CMI Brief 15:2

Zambia has a long history of disputed changes of the mining tax regime with damaging effects on the working relations between the Government and the mining sector. A shared assumption has been that profit-related taxes such as the corporate income tax (CIT) should be a main component of the mining tax regime. In the 2014/15 Budget, the Government abolished the CIT and instead increased the royalty rates substantially. A few months later the new tax regime was reversed, the CIT was reintroduced and royalty rates reduced. In this Brief we examine these dramatic changes in mining taxation. We argue that a more constructive public-private dialogue is essential to ensure a sustainable tax framework and taxpayers’ trust in the tax system.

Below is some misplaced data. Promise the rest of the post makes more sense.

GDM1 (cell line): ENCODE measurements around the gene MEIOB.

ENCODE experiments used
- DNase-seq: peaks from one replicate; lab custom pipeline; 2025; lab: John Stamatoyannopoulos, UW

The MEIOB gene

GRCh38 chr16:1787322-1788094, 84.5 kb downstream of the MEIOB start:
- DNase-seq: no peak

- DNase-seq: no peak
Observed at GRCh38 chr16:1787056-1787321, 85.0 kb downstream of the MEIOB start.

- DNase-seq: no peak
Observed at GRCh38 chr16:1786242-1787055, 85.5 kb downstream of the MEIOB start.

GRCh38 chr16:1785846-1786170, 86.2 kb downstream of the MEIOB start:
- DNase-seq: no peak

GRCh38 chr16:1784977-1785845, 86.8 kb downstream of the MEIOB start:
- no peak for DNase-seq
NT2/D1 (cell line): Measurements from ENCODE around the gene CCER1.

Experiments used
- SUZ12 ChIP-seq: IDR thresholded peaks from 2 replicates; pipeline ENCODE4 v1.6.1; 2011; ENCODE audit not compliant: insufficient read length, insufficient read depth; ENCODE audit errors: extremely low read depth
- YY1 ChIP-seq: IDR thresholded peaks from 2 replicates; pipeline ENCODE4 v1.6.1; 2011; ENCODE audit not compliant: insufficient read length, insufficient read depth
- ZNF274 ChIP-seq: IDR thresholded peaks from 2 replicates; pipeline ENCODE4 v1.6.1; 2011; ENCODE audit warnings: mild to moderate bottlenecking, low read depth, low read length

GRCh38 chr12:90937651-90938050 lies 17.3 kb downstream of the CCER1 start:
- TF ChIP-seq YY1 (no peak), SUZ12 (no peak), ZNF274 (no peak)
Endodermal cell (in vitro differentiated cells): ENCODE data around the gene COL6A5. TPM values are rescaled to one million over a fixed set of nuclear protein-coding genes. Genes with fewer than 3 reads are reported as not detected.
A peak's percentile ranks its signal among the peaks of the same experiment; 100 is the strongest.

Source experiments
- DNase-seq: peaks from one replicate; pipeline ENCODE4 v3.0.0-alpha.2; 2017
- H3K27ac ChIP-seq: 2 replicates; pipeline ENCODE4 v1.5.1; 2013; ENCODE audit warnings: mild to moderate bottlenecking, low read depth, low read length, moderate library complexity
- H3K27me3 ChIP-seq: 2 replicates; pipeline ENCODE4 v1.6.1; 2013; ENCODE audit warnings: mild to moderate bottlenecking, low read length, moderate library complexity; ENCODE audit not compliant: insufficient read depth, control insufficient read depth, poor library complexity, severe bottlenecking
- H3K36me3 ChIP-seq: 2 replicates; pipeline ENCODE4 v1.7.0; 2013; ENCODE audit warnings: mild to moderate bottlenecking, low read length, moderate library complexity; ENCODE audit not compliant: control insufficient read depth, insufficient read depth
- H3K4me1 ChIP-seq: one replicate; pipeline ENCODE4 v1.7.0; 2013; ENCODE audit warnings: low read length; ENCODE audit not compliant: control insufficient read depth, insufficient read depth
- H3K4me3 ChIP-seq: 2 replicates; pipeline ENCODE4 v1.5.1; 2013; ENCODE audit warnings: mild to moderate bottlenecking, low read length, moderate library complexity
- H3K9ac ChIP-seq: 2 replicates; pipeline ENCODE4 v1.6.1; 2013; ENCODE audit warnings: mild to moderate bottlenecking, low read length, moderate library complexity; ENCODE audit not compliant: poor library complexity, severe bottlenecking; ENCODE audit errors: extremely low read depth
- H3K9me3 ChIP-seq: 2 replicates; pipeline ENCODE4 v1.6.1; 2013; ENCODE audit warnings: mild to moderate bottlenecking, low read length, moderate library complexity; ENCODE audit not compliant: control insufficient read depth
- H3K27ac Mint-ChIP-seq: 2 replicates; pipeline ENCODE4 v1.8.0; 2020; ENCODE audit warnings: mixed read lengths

Odd-Helge Fjeldstad

Odd-Helge Fjeldstad is a Research Professor at the Chr. Michelsen Institute, an Extraordinary Professor at the African Tax Institute, and a Senior Fellow of the International Centre for Tax and Development.

Caleb Fundanga

Lise Rakner

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